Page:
Down the Scenic Drive in Capitol Reef National Park, two major canyons slice due east very shortly after the campgrounds. The second canyon is Capitol Gorge, a twisty journey through sandstone canyons that can still take my breath away, despite all the other seriously breathtaking sights in Capitol Reef.
Now, a car can travel along Capitol Gorge. A-ha, you say! This is no hike. Well, yes and no. Sure, you can drive down to the turn-around, turn around, and drive back, never once stepping foot to ground. Okay, it’s a drive. However, you can also most definitely hike it, either from its intersection with the Scenic Drive (good option when weather makes the dirt road impassable), or from beyond the parking lot at its end point. See? Still a hike, I swear.
[photo courtesy of gregw66]
How to do this hike:
1. Follow the Scenic Drive as it winds south in leisurely (and they mean it; the speed limit is 25 mph) fashion. When the pavement ends ten miles from the Visitors Center, you’ve reached the eastern turn into Capitol Gorge, which is well signed. Head thataway.
2. You can park right here, which is necessary in certain weather (the gate will be closed and locked if the road is too muddy or snowy and the rangers don’t really feel like unstucking your stuck car, which shouldn’t have been driven in there anyway), and hike in, or you can keep driving. If driving, prepare to be craning your neck to catch a glimpse of the stunning handiwork of the erosional forces that created this canyon.
3. The very end is a parking lot/turn-around. Feel free to park here and really start your hike as you head to the Pioneer Register and the Tanks. The Pioneer Register is a collection of old pioneer names scrawled on the rock wall to your left (north) about a quarter mile from the parking area. Because they signed the rock so long ago (some of them in the late 1800s), the Pioneer Register is considered historically important and protected. If you decide to do the same thing, it is considered graffiti and induces a hefty fine. The Tanks are waterpockets, natural depressions in the rock that collect precious water in this arid landscape. To reach the Tanks, look out for the trail sign indicating the way up the rocks on your left (north). It is an actual path cut up through the sandstone, but can be quite slippery if it’s been snowing. (You can also head up the Golden Throne Trail, but that’s another hike of the week.)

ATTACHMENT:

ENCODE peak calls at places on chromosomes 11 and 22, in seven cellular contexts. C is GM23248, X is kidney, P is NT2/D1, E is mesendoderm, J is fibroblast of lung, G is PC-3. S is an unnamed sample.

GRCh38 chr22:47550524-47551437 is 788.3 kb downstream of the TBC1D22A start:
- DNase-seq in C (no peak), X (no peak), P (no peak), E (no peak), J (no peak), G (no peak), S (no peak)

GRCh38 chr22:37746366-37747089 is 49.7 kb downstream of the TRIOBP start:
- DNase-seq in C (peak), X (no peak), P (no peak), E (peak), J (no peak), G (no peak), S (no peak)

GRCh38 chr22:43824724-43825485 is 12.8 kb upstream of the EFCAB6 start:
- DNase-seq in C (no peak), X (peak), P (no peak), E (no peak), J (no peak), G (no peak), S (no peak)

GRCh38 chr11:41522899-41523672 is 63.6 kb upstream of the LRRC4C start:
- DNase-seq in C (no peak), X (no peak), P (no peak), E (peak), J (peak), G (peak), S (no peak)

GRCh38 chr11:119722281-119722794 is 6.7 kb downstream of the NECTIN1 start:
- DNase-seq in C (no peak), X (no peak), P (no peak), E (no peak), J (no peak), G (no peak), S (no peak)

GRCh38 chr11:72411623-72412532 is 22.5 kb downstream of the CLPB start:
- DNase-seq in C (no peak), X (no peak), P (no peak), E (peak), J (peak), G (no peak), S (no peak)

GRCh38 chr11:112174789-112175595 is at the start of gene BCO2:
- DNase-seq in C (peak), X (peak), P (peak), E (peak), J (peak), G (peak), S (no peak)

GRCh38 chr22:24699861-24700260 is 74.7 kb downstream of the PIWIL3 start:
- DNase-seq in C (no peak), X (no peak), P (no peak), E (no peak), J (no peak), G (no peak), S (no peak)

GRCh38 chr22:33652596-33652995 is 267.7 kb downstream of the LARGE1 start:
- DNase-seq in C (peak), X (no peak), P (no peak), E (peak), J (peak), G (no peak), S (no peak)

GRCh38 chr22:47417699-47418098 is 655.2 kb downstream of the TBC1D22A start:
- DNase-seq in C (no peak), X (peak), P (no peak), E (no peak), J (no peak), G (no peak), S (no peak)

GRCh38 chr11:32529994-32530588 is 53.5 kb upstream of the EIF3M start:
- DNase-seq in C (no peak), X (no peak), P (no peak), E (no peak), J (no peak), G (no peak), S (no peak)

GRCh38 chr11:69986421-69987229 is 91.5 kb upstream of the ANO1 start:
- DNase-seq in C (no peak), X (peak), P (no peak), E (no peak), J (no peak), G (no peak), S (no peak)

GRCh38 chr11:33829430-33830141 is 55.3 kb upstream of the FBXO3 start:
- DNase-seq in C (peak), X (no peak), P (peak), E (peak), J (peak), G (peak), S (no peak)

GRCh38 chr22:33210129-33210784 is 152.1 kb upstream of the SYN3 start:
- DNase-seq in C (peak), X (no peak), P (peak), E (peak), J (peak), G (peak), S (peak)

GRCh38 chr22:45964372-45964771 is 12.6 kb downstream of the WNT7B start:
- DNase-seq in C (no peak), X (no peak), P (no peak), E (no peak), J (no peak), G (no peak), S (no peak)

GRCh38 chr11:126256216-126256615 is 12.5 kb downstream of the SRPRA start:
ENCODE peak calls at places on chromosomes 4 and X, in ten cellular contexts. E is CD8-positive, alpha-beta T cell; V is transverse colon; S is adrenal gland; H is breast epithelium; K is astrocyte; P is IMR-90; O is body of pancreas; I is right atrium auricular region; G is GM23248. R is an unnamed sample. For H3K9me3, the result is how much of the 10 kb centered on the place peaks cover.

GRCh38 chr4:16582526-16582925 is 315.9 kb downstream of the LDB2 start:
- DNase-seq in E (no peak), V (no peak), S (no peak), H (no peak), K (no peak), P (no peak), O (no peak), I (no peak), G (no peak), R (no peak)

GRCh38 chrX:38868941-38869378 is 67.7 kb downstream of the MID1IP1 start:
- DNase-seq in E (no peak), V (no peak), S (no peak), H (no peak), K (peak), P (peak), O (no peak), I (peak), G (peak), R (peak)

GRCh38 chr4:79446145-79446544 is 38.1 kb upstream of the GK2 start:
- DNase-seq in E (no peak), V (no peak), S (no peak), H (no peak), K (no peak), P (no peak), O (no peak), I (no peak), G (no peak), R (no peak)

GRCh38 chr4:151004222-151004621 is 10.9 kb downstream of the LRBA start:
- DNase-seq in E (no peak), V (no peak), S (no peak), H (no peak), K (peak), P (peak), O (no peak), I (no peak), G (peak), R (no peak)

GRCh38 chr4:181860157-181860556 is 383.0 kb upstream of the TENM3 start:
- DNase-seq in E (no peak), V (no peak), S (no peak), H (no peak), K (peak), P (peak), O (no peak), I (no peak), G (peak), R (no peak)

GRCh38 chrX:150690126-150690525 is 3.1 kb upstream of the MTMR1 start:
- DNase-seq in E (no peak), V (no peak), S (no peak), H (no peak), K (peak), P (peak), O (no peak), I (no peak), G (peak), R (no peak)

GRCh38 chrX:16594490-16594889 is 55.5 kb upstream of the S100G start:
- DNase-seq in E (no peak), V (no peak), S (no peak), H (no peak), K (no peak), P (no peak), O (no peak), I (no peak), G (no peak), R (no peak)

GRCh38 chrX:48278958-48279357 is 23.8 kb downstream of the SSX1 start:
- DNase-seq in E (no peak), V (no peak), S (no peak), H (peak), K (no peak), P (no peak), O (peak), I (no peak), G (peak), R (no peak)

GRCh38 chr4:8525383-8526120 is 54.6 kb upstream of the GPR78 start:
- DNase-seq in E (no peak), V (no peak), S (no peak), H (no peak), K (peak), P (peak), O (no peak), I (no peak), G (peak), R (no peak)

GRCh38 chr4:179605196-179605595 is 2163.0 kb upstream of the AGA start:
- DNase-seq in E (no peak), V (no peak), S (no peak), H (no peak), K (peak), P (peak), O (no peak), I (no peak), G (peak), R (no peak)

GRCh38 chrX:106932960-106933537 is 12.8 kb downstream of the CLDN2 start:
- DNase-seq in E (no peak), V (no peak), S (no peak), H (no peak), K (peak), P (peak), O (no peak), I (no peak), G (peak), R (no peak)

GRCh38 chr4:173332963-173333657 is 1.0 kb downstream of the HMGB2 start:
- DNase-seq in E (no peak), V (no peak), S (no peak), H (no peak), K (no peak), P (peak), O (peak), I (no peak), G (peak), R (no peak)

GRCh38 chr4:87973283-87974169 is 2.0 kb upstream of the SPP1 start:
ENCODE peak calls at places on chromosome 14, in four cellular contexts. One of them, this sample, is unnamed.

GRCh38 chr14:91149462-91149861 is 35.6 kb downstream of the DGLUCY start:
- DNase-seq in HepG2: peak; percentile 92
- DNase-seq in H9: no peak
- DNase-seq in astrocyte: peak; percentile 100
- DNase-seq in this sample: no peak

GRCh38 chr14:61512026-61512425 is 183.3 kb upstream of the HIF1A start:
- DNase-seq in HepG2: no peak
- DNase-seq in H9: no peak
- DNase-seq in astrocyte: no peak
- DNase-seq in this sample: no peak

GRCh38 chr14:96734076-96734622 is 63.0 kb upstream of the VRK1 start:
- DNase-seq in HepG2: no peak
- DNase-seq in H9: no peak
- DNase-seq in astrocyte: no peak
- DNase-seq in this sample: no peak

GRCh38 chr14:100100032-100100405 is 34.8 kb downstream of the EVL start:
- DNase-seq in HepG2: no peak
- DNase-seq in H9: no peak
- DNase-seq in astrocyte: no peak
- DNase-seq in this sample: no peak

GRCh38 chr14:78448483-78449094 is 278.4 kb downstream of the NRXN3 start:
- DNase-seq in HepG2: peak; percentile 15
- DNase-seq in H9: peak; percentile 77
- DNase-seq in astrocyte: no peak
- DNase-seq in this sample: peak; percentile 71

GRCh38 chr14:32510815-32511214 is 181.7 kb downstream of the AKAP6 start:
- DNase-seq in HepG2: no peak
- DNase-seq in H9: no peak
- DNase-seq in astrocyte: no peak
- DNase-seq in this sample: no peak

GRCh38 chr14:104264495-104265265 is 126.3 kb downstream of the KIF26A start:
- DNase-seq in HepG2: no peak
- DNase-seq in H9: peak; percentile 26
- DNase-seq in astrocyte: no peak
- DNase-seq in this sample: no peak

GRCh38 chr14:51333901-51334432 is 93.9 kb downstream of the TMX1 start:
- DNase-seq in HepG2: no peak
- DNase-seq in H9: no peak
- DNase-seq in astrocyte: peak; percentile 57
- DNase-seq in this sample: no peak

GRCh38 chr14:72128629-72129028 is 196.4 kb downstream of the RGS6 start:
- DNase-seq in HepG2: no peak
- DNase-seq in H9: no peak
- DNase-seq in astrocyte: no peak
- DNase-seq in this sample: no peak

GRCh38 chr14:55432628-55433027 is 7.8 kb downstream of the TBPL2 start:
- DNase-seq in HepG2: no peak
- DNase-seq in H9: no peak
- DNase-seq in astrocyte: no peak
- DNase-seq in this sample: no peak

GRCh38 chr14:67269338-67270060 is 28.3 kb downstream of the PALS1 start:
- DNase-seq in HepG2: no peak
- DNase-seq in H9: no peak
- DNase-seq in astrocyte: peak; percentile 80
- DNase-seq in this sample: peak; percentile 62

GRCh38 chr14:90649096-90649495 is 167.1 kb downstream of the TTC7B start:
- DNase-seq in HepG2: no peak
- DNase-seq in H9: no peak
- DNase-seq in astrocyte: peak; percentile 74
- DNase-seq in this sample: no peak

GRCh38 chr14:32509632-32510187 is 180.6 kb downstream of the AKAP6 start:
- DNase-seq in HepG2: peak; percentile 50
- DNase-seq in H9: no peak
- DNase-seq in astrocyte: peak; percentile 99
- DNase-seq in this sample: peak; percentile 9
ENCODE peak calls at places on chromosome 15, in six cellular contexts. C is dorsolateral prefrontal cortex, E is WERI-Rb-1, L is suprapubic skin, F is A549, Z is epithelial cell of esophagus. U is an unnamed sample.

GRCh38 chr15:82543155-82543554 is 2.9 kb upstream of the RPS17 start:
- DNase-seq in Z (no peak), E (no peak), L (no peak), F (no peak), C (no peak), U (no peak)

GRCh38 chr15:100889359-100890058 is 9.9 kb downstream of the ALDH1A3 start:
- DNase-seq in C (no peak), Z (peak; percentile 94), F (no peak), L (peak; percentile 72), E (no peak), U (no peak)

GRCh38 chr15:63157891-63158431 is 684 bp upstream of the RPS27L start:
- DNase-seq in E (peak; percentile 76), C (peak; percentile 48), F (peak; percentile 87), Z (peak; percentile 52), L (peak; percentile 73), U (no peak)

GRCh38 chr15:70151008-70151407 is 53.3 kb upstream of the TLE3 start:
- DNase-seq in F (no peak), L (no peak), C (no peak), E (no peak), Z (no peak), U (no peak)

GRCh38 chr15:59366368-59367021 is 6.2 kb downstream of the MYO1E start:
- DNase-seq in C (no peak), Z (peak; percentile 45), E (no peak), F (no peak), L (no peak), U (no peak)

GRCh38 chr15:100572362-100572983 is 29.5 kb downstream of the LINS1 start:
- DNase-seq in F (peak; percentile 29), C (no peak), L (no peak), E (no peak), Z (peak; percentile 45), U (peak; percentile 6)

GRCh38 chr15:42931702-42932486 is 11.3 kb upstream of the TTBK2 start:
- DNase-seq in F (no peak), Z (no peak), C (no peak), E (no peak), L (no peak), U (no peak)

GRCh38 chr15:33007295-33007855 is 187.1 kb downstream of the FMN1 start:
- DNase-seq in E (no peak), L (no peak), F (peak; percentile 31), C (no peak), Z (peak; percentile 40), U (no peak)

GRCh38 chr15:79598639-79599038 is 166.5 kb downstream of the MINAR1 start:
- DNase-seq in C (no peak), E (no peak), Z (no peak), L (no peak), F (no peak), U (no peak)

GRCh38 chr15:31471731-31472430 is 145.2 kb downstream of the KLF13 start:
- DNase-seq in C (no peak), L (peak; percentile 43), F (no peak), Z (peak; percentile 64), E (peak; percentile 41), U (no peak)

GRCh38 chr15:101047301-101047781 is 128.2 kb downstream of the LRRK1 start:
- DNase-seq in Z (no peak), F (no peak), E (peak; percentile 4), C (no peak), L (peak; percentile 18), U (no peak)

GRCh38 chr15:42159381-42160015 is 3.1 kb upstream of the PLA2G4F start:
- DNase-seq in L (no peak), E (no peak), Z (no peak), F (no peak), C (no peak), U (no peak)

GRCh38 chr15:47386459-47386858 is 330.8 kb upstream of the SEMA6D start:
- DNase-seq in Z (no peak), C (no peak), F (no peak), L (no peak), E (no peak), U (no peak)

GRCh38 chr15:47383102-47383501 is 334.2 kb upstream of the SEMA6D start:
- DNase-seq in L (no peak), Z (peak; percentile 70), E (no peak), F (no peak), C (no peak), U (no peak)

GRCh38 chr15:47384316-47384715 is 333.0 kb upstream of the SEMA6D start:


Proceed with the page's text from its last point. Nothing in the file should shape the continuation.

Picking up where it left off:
[photo courtesy of gearyster]
Tips on doing this hike:
1. I really recommend hiking from the Scenic Drive in the winter, because it’s just so gorgeous the whole way in, and because no one’s around. I mean, no one. This will also extend the hike significantly. From the Scenic Drive to the parking area it’s three miles.
2. Keep your eyes open for bighorn sheep. They are often seen around Capitol Gorge, and they’re not always super skittish.
[photo courtesy of gearyster]
3. If you take the spur road up to the Tanks, look for the small natural bridge in a little drainage when you descend back down.
4. This isn’t really a concern in the winter, but remember, it is a canyon. A rainstorm (again, unlikely in winter here, which tends toward snowstorms) can create a flash flood in Capitol Gorge. Don’t go in if you’re uncertain.
Random facts about this hike:
1. Capitol Gorge once upon a time was part of the Blue Dugway–the original road through Capitol Reef. It lost its status as that passageway when today’s Highway 24 was built in 1964.
2. At this very moment, there is no snow in Capitol Reef. However, these photos from last winter show you how much snow can indeed be there!